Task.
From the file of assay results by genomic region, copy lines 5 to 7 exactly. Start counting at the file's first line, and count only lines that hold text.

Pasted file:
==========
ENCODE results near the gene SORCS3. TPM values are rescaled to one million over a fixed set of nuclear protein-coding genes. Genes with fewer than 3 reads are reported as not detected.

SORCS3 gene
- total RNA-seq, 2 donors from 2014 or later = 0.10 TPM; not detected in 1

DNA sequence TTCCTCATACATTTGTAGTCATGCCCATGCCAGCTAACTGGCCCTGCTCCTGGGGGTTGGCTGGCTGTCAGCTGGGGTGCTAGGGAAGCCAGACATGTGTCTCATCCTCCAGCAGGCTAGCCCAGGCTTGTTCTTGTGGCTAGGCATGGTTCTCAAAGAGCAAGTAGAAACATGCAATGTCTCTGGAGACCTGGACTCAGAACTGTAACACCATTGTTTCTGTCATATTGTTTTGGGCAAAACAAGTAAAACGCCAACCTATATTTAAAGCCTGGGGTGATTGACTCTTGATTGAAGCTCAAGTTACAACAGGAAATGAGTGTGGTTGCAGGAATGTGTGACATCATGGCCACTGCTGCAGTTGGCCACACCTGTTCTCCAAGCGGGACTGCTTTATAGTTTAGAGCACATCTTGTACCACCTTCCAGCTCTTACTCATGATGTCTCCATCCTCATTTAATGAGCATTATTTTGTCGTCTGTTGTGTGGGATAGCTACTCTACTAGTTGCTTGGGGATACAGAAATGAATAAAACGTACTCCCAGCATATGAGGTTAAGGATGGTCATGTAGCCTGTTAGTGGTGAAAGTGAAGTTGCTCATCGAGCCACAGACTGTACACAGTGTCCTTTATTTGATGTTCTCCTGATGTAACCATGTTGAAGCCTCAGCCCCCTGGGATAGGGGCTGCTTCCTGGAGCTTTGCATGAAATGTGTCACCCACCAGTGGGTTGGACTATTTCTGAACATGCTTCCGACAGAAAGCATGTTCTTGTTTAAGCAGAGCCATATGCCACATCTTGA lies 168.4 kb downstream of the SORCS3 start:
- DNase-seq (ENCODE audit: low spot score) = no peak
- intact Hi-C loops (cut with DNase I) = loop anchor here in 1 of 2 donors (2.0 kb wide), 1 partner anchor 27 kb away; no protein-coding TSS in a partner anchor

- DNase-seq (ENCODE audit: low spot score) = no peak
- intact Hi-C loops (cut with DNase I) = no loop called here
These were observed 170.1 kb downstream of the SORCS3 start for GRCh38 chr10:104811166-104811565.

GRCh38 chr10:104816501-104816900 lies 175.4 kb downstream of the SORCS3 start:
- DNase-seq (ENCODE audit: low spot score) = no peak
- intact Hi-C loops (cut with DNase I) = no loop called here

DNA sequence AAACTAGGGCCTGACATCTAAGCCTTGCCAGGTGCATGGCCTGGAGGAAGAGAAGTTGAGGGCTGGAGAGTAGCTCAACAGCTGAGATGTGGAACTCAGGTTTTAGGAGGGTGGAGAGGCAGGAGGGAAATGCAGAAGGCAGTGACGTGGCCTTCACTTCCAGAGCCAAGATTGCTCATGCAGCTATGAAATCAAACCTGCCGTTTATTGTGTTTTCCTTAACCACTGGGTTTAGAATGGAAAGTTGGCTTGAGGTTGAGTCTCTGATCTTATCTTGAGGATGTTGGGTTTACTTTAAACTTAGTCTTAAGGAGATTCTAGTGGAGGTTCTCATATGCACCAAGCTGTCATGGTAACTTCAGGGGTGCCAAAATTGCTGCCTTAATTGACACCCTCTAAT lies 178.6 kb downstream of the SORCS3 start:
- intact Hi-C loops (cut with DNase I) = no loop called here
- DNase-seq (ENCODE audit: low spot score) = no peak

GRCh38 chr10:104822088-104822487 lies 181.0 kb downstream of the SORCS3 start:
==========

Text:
- DNase-seq (ENCODE audit: low spot score) = no peak
- intact Hi-C loops (cut with DNase I) = loop anchor here in 1 of 2 donors (2.0 kb wide), 1 partner anchor 27 kb away; no protein-coding TSS in a partner anchor

- DNase-seq (ENCODE audit: low spot score) = no peak